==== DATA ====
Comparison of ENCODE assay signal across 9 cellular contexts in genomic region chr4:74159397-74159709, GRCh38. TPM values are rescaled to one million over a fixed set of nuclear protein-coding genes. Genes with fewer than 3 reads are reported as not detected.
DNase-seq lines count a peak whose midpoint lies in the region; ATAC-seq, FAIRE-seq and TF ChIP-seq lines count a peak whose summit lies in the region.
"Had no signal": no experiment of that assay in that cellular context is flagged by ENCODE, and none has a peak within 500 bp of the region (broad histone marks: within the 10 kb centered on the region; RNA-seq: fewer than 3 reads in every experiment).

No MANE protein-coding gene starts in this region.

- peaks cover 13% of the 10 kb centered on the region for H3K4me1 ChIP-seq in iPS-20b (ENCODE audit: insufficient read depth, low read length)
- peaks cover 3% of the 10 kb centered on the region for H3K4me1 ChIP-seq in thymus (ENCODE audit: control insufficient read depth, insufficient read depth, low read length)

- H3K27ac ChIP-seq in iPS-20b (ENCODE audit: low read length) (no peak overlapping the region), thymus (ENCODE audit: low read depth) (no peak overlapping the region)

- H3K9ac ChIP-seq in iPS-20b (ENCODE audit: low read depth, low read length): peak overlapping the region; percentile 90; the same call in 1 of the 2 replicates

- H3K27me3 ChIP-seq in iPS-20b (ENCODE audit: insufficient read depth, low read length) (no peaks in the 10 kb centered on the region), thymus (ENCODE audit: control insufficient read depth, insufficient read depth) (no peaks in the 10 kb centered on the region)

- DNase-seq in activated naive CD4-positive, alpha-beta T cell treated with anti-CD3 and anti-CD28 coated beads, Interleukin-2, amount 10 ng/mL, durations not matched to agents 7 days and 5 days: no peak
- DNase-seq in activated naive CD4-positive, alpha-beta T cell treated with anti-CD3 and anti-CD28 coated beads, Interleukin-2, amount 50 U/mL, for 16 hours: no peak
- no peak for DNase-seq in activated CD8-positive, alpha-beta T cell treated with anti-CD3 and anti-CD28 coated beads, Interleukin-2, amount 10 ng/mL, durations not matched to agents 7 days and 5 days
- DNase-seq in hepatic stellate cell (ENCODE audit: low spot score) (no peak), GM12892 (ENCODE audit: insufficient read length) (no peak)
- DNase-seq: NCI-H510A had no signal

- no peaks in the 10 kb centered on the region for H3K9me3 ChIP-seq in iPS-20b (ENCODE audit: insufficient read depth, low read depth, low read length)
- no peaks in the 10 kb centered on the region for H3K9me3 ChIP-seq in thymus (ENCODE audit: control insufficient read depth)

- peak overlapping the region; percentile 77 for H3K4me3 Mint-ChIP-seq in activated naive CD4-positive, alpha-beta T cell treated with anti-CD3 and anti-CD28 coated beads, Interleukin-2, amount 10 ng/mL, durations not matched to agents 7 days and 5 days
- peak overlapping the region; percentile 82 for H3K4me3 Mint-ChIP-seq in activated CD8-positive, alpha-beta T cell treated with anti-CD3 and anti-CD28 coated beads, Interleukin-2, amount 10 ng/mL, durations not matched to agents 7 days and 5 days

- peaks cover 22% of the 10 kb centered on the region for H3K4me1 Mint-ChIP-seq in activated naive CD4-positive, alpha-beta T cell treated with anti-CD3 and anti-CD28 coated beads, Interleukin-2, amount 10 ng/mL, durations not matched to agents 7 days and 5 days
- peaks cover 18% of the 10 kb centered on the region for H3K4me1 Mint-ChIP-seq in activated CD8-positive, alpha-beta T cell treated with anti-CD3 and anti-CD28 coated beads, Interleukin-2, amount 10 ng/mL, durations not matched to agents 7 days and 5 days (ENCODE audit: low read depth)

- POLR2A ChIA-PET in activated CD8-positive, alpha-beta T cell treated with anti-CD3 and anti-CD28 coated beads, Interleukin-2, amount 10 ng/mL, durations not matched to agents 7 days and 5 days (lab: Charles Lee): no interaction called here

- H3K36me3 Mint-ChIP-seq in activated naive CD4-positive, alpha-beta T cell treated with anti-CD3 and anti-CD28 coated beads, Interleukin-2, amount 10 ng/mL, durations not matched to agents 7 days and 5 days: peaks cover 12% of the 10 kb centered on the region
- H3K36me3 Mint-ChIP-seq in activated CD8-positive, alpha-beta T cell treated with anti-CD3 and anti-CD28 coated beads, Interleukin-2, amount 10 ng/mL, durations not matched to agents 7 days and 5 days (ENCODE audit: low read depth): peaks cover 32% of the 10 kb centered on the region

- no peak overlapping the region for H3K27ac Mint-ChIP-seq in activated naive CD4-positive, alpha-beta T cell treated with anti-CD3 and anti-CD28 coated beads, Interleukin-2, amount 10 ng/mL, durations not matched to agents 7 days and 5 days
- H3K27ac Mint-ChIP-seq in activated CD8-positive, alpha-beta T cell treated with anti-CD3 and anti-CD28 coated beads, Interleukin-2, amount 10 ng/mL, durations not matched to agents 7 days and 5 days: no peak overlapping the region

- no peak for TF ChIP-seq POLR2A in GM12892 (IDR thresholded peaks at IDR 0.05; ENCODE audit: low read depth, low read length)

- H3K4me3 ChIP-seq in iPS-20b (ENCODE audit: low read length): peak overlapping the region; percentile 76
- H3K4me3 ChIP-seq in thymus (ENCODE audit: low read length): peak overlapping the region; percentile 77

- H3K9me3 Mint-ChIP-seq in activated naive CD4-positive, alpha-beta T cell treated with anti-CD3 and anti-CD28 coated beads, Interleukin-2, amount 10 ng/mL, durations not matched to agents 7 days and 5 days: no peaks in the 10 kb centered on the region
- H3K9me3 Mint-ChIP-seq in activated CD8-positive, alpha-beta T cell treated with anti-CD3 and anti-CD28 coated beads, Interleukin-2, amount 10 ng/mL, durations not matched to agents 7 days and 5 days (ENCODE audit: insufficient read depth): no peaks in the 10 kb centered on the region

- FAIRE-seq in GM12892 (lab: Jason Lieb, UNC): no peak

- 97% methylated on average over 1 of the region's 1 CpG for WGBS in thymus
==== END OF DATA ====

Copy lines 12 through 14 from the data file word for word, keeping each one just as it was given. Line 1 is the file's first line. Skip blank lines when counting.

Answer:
- no peak for DNase-seq in activated CD8-positive, alpha-beta T cell treated with anti-CD3 and anti-CD28 coated beads, Interleukin-2, amount 10 ng/mL, durations not matched to agents 7 days and 5 days
- DNase-seq in hepatic stellate cell (ENCODE audit: low spot score) (no peak), GM12892 (ENCODE audit: insufficient read length) (no peak)
- DNase-seq: NCI-H510A had no signal